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Unusual Apollo pics, video and transcripts

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posted on May, 25 2010 @ 09:29 AM
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reply to post by ppk55
 


I'm not following you at all. In a vacuum, all shadows have sharply defined edges, at whatever distance.




posted on Jun, 1 2010 @ 07:01 AM
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Is it possible the left image, used for the close ups could be a scale model.



If so, could that explain why it looks so wrong ? I don't care what anyone says, that is wire mesh poking out. It's a model.

Could it also explain the amazing depth of field (focus) they achieved with those cameras with no viewfinders and only 3 settings for focus.

This is the work of a skilled photographer with time on their side.
The focus is way too precise.

I think it's more of a macro focus environment on a model.



Is that deliberate obfuscating of the visor ?

sources: history.nasa.gov... history.nasa.gov...

[edit on 1-6-2010 by ppk55]



posted on Jun, 1 2010 @ 07:06 AM
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reply to post by ppk55
 


Hey ppk,

See how the dirt is stuck to the inside of the wheel?

But notice how none is stuck on/in the mesh tires. That is strange that the dust should cling to the flat vertical surface - even sometimes upside down as on the rims - but not the mesh...

[edit on 1-6-2010 by Exuberant1]



posted on Jun, 1 2010 @ 07:12 AM
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reply to post by ppk55
 


Why would someone take a close up photo of a scale model when they have a full sized one on hand?



posted on Jun, 1 2010 @ 07:16 AM
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reply to post by DJW001
 


Your brain cannot think of any reasons? At all?




posted on Jun, 1 2010 @ 07:21 AM
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reply to post by Exuberant1
 



Your brain cannot think of any reasons? At all?


No. Can yours? Give me one reason why someone would go through the complicated process of setting up a matching shot of a miniature when they have the full sized thing just sitting there.

Edit to correct typo.

[edit on 1-6-2010 by DJW001]



posted on Jun, 1 2010 @ 07:42 AM
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reply to post by ppk55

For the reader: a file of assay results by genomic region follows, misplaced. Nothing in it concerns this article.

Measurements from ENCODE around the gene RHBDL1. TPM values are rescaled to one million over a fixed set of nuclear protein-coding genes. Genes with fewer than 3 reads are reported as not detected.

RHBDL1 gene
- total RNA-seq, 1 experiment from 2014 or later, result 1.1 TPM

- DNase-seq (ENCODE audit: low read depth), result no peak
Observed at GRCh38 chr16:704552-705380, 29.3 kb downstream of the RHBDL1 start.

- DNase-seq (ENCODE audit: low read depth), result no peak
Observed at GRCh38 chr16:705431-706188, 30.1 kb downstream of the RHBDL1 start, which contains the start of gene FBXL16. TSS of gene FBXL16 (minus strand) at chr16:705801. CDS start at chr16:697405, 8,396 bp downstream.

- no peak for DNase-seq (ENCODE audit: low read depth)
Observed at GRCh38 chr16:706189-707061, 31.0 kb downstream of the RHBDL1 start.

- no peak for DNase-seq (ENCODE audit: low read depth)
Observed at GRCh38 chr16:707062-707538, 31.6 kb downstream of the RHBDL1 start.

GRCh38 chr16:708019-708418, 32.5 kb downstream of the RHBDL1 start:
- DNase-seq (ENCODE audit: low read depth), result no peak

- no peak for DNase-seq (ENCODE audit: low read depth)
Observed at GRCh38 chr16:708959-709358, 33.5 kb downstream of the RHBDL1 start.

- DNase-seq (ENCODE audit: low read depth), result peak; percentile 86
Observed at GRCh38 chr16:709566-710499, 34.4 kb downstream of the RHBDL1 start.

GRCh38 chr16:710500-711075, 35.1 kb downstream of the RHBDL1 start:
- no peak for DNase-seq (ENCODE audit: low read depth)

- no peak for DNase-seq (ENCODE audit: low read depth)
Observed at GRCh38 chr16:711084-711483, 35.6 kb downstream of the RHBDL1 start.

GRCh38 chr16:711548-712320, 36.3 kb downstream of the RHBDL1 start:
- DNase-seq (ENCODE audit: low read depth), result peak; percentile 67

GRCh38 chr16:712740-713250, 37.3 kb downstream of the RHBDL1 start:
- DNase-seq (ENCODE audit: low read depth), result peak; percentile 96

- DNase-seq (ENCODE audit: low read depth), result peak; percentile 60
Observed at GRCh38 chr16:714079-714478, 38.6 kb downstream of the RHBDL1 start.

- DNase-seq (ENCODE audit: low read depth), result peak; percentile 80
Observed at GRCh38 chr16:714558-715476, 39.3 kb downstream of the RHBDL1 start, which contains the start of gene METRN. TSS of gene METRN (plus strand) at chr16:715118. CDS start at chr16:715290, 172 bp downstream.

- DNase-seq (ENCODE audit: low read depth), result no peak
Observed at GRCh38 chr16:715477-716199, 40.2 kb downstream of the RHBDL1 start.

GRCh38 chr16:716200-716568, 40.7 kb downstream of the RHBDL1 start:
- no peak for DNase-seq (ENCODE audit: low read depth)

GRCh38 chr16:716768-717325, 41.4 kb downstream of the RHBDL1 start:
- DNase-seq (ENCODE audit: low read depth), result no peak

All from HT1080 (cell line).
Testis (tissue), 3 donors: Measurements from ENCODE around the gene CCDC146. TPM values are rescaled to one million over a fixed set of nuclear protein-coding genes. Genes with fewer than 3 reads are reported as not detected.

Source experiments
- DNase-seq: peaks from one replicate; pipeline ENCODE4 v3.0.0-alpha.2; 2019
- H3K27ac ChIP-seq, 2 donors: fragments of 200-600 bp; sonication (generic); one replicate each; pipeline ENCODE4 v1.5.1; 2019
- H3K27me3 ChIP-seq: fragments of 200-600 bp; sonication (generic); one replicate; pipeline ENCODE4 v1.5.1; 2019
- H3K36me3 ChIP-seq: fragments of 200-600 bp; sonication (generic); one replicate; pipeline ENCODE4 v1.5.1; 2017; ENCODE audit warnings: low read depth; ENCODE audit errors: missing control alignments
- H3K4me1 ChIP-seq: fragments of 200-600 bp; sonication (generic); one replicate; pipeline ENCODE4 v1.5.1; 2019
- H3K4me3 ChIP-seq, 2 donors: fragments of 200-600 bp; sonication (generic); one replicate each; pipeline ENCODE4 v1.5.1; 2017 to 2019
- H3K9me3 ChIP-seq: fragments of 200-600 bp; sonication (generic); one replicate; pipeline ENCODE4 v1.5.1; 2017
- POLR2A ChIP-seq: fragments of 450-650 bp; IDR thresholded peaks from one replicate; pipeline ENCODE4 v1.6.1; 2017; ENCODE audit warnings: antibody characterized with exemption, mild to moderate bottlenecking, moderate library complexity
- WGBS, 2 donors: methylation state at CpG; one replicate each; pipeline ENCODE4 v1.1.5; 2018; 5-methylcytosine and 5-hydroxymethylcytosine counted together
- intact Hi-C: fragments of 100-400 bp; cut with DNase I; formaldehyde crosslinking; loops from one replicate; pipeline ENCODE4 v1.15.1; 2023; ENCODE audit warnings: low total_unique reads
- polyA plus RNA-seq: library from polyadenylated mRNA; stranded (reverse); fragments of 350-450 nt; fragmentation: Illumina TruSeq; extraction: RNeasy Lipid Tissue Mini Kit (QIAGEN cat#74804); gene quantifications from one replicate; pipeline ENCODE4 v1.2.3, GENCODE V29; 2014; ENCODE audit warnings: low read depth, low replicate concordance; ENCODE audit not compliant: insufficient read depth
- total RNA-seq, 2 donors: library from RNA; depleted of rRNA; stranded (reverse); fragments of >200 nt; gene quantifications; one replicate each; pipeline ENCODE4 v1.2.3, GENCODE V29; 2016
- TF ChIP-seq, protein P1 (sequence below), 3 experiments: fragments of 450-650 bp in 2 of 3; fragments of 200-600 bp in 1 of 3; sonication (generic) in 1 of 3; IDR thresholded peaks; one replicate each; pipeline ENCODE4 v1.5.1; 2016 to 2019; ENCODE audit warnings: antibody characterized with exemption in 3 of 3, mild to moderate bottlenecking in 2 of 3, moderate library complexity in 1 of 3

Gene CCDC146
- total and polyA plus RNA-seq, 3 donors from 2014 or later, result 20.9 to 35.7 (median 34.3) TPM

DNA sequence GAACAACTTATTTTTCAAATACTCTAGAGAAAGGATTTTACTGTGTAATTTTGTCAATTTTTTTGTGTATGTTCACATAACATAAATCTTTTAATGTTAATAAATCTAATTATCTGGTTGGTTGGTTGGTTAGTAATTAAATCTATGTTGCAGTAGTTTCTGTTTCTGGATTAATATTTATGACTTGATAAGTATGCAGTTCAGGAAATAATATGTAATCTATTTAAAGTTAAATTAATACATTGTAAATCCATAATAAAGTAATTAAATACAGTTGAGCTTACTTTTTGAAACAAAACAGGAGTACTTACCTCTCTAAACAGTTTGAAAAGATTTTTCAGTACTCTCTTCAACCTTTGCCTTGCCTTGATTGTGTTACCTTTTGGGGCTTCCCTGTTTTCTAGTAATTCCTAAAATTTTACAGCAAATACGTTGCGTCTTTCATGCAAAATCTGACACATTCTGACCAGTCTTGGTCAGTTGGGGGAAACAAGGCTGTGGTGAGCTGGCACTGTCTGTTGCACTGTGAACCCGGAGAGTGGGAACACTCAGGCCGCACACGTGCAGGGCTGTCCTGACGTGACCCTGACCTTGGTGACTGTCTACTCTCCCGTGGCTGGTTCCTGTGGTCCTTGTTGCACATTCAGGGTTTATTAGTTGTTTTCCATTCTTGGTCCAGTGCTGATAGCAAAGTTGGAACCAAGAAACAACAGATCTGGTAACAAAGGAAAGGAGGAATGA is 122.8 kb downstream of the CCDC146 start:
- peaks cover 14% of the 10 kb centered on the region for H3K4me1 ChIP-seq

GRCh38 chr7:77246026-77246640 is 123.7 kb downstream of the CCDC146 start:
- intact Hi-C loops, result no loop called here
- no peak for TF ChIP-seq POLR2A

Do YOU actually know what depth of field is in the first place look at the depth of field scale on a lens that may help answer your questions I asked this before are you the person who claimed to be a cinematographer becuase if you are pictures and phortography seems to confuse you A LOT


www.photobert.com...

Look at picure above for that lens focus on around 20ft at f16 look at blue depth of field marks everything from just under 10ft to infinity is in focus at f22 if left most dpth of field marker for f22 was set to infinity everything down to 6 ft is in focus.

They had 3 focus settings and at the aperture used could have a good idea what would be in focus or NOT ANY AMATUER PHOTOGRAPHER knows how to use depth of field .

[edit on 1-6-2010 by wmd_2008]



posted on Jun, 1 2010 @ 07:54 AM
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If it's a scale model, then depth of field becomes crucial.
And that is what it appears to be based on all the examples above. A model.



posted on Jun, 1 2010 @ 07:58 AM
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Originally posted by ppk55
If so, could that explain why it looks so wrong ? I don't care what anyone says, that is wire mesh poking out. It's a model.

If you don't care what anyone says why are you asking?


This is the work of a skilled photographer with time on their side.
The focus is way too precise.

No, I can take photos without using any viewfinder, the only thing you need is a little practice.


I think it's more of a macro focus environment on a model.

It doesn't look like a model, if it was a model the dust must have also be at the same scale and the way the dust aggregates should also be at the same scale. Those natural things are always the ones that show that we are seeing is not at a 1:1 scale.